Sunday, November 6th -

Click here to read Matthew 25:1-13.

We know the great commission and the greatest commandments pretty well. But there is another “great” in the Christian tradition that is relevant to our scripture verse this morning: The Great Disappointment. On October 22, 1844, the second coming of Christ did not happen—much to the despair of the upwards of one hundred thousand followers of William Miller, who had predicted that the end of the world as we know it would kick off on that fateful morning. Many of Miller’s followers had taken drastic measures to prepare for the big day. Some had even sold their family farms and quit their jobs. When the day came and went without a downpour of heavenly fireworks, many people were devastated. Thousands abandoned their faith altogether. But a small and loyal following resulted in the eventual development of two denominations—the Seventh Day Adventist church and the Jehovah’s Witness movement.

The Great Disappointment was a huge event—or, should I say non-event—in the history of the Christian faith, and not just for the groups that directly emerged from Miller’s teachings. William Miller’s apocalyptic predictions marked the beginning of the modern obsession with the end of the world, an obsession that crosses denominational lines. No matter that folks who predict the end times constantly have to rework their calculations; the apocalypse is big business in the United States. There are popular books on the second coming of Christ—Hal Lindsay’s The Late Great Planet Earth in the 1970s, and the long-running Left Behind series in more recent years. Then there are the movies and television programs; just last year, one of the networks ran a miniseries called Revelations that approached the last days with a hefty dose of imagination and more than a pinch of conjecture.

The end-times frenzy is a central force in some Christian churches. When I was ten or so, I attended a worship service at a friend’s church that had a chart on the sanctuary wall detailing precisely when the rapture was going to occur, leaving those who were not members of that denomination to suffer the tribulation. It scared me—though not enough to remember what day they had determined would be the last!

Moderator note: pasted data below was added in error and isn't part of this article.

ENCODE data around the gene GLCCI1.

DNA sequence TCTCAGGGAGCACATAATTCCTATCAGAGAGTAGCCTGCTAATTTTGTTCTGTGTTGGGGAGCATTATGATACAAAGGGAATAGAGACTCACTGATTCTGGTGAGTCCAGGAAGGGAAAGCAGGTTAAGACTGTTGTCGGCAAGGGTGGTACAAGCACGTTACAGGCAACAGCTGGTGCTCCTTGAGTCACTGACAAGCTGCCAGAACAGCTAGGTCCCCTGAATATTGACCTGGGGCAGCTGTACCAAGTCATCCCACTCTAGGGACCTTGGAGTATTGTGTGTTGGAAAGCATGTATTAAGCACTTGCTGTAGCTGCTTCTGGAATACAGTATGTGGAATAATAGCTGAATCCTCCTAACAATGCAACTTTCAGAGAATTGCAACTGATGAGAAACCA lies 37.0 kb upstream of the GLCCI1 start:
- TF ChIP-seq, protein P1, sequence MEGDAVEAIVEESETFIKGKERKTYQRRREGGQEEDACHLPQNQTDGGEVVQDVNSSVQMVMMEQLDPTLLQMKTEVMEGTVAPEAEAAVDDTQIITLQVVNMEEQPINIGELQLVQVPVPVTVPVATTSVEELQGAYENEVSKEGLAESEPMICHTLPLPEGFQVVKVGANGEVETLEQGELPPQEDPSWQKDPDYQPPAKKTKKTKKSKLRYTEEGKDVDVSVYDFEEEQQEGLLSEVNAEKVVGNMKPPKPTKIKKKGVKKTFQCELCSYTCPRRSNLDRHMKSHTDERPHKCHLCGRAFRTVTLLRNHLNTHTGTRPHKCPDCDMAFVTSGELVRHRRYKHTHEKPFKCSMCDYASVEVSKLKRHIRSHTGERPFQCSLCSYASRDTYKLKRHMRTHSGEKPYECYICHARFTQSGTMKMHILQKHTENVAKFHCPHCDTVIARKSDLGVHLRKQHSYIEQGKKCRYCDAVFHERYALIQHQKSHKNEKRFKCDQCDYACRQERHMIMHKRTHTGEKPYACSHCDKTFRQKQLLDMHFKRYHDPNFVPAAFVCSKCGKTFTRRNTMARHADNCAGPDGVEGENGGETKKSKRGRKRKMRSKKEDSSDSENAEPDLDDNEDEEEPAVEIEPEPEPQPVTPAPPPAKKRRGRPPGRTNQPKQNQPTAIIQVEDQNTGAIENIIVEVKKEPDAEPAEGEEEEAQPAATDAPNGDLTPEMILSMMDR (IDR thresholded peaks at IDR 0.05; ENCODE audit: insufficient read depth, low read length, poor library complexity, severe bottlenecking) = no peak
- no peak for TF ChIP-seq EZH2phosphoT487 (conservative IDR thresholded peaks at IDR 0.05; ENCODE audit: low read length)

The science of the apocalypse is complicated. End-times predictors approach the bible as if it is a code to be cracked. They often emphasize the book of Revelation, reading it as literal prophecy, and often taking it out of its context as a letter written to the early church. Any numbers that pop up in the bible are fair game to be included as proofs for intricate theories pinpointing the end of the world. The icing on this doomsday cake is the reading the signs of the times—linking up current events such wars, famines, political conflicts, and natural disasters with biblical prophecies. Even as I recognize that apocalyptic speculation is undertaken with pure and faithful motives, the effect of such speculation is often fear and hysteria rather than hope and joyful expectation.

I lift up this contemporary expression of apocalyptic thought not only because it is extremely popular, and therefore what many people think of when they consider the second coming of Christ, but also because it strikes me as such a vastly different picture than that which is painted by Jesus in the parable we heard today.

Jesus sets the stage for the parable of the bridesmaids by giving us a big clue right off the bat. Even as the bridesmaids scurry off with their lamps to meet the bridegroom, Jesus divulges that five of the women are wise, and five of the women are foolish. All the bridesmaids are where they are supposed to be. All the bridesmaids fall asleep when the bridegroom doesn’t show up. However, the five wise women are prepared for his delay. They have brought oil with which to replenish their lamps for the long wait. The foolish women who have run out of oil beg their friends to share, but the fact is that the wise bridesmaids don’t have a drop of oil to spare. They have just what they need to greet the bridegroom and celebrate the inception of his marriage. The foolish bridesmaids are sent off to the merchants to buy more oil, but their last minute attempt to make up for their foolishness is simply too little too late. They’ve missed the boat. Meanwhile, the wise women who were fully prepared for the late arrival of the groom have entered the bright and warm wedding celebration. The parable ends with the premonition, “Keep awake, therefore, for you know neither the day nor the hour.”

I think that it is really hard to read this kind of scripture without filtering it through the cloud of apocalyptic hysteria that has stormed through Christian churches in the past hundred and fifty years. To get to the core of this parable—to uncover the gospel kernel within it—we need to peel away the layers introduced by pop culture apocalypticism.